Moments that aren’t your proudest as a Mammy? I’ve had a few of those. My most recent being the realisation that the only possible solution to my screaming toddler, in pain, grabbing his ear at 9pm on Sunday night was to shake that bottle of Calpol (like it was a polaroid picture) to get the remaining almost 3ml out of it and praying to all and any gods out there that it would ease his pain and that it wasn’t another blasted ear infection. I wouldn’t mind, but the chemist below my doctors knows us by name and I’ve a strong feeling would nominate me as customer of the month. But, in times of need (and after closing time of any shops or chemists that would sell infant painkillers) it seems that the mountain of bottles of Calpol or Nurofen that we’ve purchased over the last two years has vanished into thin air, leaving only the dregs at the bottom of one bottle, and thankfully (mercy of all mercies) one purple syringe to get the stuff into him.
They say that to become a better writer, you need to read constantly. Right now, much of my reading is online, as I’ve less time for actual book-reading. The things I search out are generally to do with my own circumstances, so parenting blogs feature heavily. As I love a good list post, here goes – five parenting bloggers that I think you should watch out for. These are bloggers who I follow religiously, whose posts make me laugh and cry and have all of the feels, and who have definitely paved my way in parenting and blogging about it in learning from their experiences. If you’ve not checked them out already, you’re definitely missing out and you have a lot of reading to do.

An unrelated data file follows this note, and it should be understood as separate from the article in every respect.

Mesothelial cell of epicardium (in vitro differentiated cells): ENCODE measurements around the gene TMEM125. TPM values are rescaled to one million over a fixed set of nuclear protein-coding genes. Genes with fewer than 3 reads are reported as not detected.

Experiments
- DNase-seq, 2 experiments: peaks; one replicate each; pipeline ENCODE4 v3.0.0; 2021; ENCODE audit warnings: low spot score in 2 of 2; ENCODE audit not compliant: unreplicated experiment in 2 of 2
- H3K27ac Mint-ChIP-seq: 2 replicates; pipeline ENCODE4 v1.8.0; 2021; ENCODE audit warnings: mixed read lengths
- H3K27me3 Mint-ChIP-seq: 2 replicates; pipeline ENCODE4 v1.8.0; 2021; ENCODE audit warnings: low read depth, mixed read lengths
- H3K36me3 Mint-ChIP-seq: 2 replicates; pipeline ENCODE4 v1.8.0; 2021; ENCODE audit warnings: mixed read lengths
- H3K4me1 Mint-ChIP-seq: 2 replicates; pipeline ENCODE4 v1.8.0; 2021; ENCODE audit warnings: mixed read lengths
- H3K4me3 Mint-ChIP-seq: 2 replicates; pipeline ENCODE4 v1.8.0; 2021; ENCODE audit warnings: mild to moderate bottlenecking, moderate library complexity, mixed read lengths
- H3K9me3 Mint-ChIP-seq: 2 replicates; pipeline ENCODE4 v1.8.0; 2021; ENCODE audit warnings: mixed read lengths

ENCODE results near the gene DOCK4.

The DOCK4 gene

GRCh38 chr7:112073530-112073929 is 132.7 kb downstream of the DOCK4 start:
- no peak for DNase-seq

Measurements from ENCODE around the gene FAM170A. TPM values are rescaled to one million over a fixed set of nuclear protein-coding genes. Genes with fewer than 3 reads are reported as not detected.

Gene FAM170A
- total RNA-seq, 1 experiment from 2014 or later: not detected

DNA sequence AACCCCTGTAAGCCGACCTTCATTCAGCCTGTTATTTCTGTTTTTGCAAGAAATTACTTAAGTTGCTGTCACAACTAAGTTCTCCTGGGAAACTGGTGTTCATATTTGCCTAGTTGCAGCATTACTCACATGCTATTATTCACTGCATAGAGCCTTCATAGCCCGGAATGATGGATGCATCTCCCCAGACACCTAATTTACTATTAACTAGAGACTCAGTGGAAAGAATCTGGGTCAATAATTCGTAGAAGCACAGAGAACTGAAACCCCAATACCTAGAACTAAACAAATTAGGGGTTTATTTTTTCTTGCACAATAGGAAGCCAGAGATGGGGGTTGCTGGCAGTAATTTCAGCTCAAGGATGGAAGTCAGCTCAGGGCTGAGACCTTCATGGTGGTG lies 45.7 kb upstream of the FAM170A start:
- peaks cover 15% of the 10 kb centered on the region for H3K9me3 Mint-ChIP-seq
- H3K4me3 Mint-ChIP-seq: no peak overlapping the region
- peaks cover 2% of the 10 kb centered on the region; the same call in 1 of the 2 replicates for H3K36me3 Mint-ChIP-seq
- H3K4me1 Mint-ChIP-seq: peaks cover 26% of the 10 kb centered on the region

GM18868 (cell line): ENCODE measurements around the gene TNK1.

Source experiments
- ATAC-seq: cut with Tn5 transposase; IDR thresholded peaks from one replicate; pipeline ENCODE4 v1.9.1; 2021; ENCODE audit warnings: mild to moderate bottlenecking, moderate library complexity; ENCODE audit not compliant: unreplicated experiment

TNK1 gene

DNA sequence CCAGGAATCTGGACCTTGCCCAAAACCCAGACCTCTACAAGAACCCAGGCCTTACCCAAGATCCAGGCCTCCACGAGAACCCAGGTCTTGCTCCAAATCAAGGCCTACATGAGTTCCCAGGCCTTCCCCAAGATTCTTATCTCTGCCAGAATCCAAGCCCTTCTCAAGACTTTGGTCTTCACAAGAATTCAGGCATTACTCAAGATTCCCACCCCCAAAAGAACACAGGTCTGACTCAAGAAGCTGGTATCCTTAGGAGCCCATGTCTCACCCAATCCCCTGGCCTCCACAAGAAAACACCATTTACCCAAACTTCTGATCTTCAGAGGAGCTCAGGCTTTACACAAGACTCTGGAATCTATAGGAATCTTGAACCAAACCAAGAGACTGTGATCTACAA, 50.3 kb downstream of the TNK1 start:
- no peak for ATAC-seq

Throughout my time writing this blog, I’ve tried to promote events which were on in Cork for parents (and parents to be), things that would make it easier for those of us with kids to get out of the house and meet other people who are in our shoes. I’ve written about Toddler and Parent Mornings in the Library, Cuidiu Coffee Mornings where sanity is regained over a cup of coffee, and random events in between. This time however, I’ve gotten a little bit more involved.